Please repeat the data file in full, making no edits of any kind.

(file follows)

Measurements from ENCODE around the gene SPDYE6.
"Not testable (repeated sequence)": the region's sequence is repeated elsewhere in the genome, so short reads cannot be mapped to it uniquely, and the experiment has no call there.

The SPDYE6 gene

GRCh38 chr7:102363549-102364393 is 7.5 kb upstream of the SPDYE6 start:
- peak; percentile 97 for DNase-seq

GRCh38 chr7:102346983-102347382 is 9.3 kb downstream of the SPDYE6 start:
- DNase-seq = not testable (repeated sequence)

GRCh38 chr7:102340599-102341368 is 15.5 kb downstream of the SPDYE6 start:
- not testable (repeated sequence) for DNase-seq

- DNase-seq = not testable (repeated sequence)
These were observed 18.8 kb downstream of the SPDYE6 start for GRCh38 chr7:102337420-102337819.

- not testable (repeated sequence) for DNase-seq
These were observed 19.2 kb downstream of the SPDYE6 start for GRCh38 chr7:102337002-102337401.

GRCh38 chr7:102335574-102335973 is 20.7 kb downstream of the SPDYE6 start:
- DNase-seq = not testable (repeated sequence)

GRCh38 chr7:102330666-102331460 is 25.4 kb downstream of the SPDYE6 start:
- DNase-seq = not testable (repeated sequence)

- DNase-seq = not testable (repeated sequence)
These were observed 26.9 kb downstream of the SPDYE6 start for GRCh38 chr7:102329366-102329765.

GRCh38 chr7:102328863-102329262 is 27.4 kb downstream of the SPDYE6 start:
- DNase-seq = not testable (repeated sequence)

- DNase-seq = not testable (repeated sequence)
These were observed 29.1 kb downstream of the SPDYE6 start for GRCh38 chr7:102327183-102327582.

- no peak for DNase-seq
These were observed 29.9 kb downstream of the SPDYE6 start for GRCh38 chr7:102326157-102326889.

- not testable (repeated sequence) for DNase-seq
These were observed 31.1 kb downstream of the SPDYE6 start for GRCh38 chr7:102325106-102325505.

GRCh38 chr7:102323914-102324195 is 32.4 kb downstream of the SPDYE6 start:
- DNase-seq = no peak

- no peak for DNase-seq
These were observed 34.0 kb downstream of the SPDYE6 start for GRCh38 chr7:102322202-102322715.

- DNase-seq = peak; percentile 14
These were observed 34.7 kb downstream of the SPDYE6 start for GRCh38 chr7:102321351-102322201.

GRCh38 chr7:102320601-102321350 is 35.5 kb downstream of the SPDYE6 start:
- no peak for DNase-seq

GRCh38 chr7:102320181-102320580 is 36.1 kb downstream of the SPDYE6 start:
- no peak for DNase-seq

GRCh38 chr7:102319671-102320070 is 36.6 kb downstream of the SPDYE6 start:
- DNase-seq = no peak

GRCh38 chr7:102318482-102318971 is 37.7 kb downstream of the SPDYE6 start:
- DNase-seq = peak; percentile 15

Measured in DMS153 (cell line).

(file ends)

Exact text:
Measurements from ENCODE around the gene SPDYE6.
"Not testable (repeated sequence)": the region's sequence is repeated elsewhere in the genome, so short reads cannot be mapped to it uniquely, and the experiment has no call there.

The SPDYE6 gene

GRCh38 chr7:102363549-102364393 is 7.5 kb upstream of the SPDYE6 start:
- peak; percentile 97 for DNase-seq

GRCh38 chr7:102346983-102347382 is 9.3 kb downstream of the SPDYE6 start:
- DNase-seq = not testable (repeated sequence)

GRCh38 chr7:102340599-102341368 is 15.5 kb downstream of the SPDYE6 start:
- not testable (repeated sequence) for DNase-seq

- DNase-seq = not testable (repeated sequence)
These were observed 18.8 kb downstream of the SPDYE6 start for GRCh38 chr7:102337420-102337819.

- not testable (repeated sequence) for DNase-seq
These were observed 19.2 kb downstream of the SPDYE6 start for GRCh38 chr7:102337002-102337401.

GRCh38 chr7:102335574-102335973 is 20.7 kb downstream of the SPDYE6 start:
- DNase-seq = not testable (repeated sequence)

GRCh38 chr7:102330666-102331460 is 25.4 kb downstream of the SPDYE6 start:
- DNase-seq = not testable (repeated sequence)

- DNase-seq = not testable (repeated sequence)
These were observed 26.9 kb downstream of the SPDYE6 start for GRCh38 chr7:102329366-102329765.

GRCh38 chr7:102328863-102329262 is 27.4 kb downstream of the SPDYE6 start:
- DNase-seq = not testable (repeated sequence)

- DNase-seq = not testable (repeated sequence)
These were observed 29.1 kb downstream of the SPDYE6 start for GRCh38 chr7:102327183-102327582.

- no peak for DNase-seq
These were observed 29.9 kb downstream of the SPDYE6 start for GRCh38 chr7:102326157-102326889.

- not testable (repeated sequence) for DNase-seq
These were observed 31.1 kb downstream of the SPDYE6 start for GRCh38 chr7:102325106-102325505.

GRCh38 chr7:102323914-102324195 is 32.4 kb downstream of the SPDYE6 start:
- DNase-seq = no peak

- no peak for DNase-seq
These were observed 34.0 kb downstream of the SPDYE6 start for GRCh38 chr7:102322202-102322715.

- DNase-seq = peak; percentile 14
These were observed 34.7 kb downstream of the SPDYE6 start for GRCh38 chr7:102321351-102322201.

GRCh38 chr7:102320601-102321350 is 35.5 kb downstream of the SPDYE6 start:
- no peak for DNase-seq

GRCh38 chr7:102320181-102320580 is 36.1 kb downstream of the SPDYE6 start:
- no peak for DNase-seq

GRCh38 chr7:102319671-102320070 is 36.6 kb downstream of the SPDYE6 start:
- DNase-seq = no peak

GRCh38 chr7:102318482-102318971 is 37.7 kb downstream of the SPDYE6 start:
- DNase-seq = peak; percentile 15

Measured in DMS153 (cell line).